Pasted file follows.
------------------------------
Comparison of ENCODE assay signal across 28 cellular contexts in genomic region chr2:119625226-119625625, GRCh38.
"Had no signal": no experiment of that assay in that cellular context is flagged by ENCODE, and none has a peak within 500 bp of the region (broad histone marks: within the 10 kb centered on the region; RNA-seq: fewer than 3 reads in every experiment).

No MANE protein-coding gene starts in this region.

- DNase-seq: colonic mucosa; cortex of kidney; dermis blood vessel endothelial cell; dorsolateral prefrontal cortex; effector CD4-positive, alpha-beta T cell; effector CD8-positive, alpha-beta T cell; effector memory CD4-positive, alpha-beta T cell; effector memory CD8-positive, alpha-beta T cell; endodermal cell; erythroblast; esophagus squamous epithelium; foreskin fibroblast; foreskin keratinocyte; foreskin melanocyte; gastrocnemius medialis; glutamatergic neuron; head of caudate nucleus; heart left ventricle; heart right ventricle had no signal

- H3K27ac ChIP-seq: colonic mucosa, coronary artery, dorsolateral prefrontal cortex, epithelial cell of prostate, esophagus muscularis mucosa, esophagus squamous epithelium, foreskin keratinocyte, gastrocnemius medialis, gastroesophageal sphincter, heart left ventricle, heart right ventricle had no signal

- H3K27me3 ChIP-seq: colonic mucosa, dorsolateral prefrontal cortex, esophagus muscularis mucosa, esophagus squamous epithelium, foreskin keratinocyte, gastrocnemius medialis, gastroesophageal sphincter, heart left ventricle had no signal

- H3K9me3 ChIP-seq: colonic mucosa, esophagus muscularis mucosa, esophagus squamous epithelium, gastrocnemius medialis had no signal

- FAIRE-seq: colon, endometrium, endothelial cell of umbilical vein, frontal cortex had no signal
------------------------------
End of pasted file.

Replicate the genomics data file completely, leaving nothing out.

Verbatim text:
Comparison of ENCODE assay signal across 28 cellular contexts in genomic region chr2:119625226-119625625, GRCh38.
"Had no signal": no experiment of that assay in that cellular context is flagged by ENCODE, and none has a peak within 500 bp of the region (broad histone marks: within the 10 kb centered on the region; RNA-seq: fewer than 3 reads in every experiment).

No MANE protein-coding gene starts in this region.

- DNase-seq: colonic mucosa; cortex of kidney; dermis blood vessel endothelial cell; dorsolateral prefrontal cortex; effector CD4-positive, alpha-beta T cell; effector CD8-positive, alpha-beta T cell; effector memory CD4-positive, alpha-beta T cell; effector memory CD8-positive, alpha-beta T cell; endodermal cell; erythroblast; esophagus squamous epithelium; foreskin fibroblast; foreskin keratinocyte; foreskin melanocyte; gastrocnemius medialis; glutamatergic neuron; head of caudate nucleus; heart left ventricle; heart right ventricle had no signal

- H3K27ac ChIP-seq: colonic mucosa, coronary artery, dorsolateral prefrontal cortex, epithelial cell of prostate, esophagus muscularis mucosa, esophagus squamous epithelium, foreskin keratinocyte, gastrocnemius medialis, gastroesophageal sphincter, heart left ventricle, heart right ventricle had no signal

- H3K27me3 ChIP-seq: colonic mucosa, dorsolateral prefrontal cortex, esophagus muscularis mucosa, esophagus squamous epithelium, foreskin keratinocyte, gastrocnemius medialis, gastroesophageal sphincter, heart left ventricle had no signal

- H3K9me3 ChIP-seq: colonic mucosa, esophagus muscularis mucosa, esophagus squamous epithelium, gastrocnemius medialis had no signal

- FAIRE-seq: colon, endometrium, endothelial cell of umbilical vein, frontal cortex had no signal